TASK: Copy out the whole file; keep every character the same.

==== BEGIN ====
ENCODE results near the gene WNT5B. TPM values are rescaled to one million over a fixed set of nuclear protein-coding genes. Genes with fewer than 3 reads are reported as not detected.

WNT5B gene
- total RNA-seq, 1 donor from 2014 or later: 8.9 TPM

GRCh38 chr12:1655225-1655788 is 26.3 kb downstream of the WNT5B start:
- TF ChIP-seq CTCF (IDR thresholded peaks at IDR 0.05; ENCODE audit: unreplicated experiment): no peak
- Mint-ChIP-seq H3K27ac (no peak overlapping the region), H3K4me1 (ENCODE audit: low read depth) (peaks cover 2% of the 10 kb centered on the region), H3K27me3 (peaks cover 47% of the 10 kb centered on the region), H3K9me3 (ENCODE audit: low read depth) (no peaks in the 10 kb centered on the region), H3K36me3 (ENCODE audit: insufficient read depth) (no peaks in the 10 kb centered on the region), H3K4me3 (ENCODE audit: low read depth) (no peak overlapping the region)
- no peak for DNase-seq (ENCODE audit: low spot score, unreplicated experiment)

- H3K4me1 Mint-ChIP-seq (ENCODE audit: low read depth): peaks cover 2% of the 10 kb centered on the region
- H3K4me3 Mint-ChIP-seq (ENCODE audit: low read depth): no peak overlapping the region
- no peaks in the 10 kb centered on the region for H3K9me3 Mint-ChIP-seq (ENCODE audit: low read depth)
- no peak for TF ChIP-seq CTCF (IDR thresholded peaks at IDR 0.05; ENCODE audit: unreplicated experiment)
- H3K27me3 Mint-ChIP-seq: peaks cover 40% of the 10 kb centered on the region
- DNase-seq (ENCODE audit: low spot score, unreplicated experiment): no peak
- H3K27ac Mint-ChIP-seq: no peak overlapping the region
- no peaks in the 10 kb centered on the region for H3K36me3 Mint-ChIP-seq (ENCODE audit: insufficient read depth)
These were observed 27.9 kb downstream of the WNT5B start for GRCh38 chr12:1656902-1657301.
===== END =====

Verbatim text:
ENCODE results near the gene WNT5B. TPM values are rescaled to one million over a fixed set of nuclear protein-coding genes. Genes with fewer than 3 reads are reported as not detected.

WNT5B gene
- total RNA-seq, 1 donor from 2014 or later: 8.9 TPM

GRCh38 chr12:1655225-1655788 is 26.3 kb downstream of the WNT5B start:
- TF ChIP-seq CTCF (IDR thresholded peaks at IDR 0.05; ENCODE audit: unreplicated experiment): no peak
- Mint-ChIP-seq H3K27ac (no peak overlapping the region), H3K4me1 (ENCODE audit: low read depth) (peaks cover 2% of the 10 kb centered on the region), H3K27me3 (peaks cover 47% of the 10 kb centered on the region), H3K9me3 (ENCODE audit: low read depth) (no peaks in the 10 kb centered on the region), H3K36me3 (ENCODE audit: insufficient read depth) (no peaks in the 10 kb centered on the region), H3K4me3 (ENCODE audit: low read depth) (no peak overlapping the region)
- no peak for DNase-seq (ENCODE audit: low spot score, unreplicated experiment)

- H3K4me1 Mint-ChIP-seq (ENCODE audit: low read depth): peaks cover 2% of the 10 kb centered on the region
- H3K4me3 Mint-ChIP-seq (ENCODE audit: low read depth): no peak overlapping the region
- no peaks in the 10 kb centered on the region for H3K9me3 Mint-ChIP-seq (ENCODE audit: low read depth)
- no peak for TF ChIP-seq CTCF (IDR thresholded peaks at IDR 0.05; ENCODE audit: unreplicated experiment)
- H3K27me3 Mint-ChIP-seq: peaks cover 40% of the 10 kb centered on the region
- DNase-seq (ENCODE audit: low spot score, unreplicated experiment): no peak
- H3K27ac Mint-ChIP-seq: no peak overlapping the region
- no peaks in the 10 kb centered on the region for H3K36me3 Mint-ChIP-seq (ENCODE audit: insufficient read depth)
These were observed 27.9 kb downstream of the WNT5B start for GRCh38 chr12:1656902-1657301.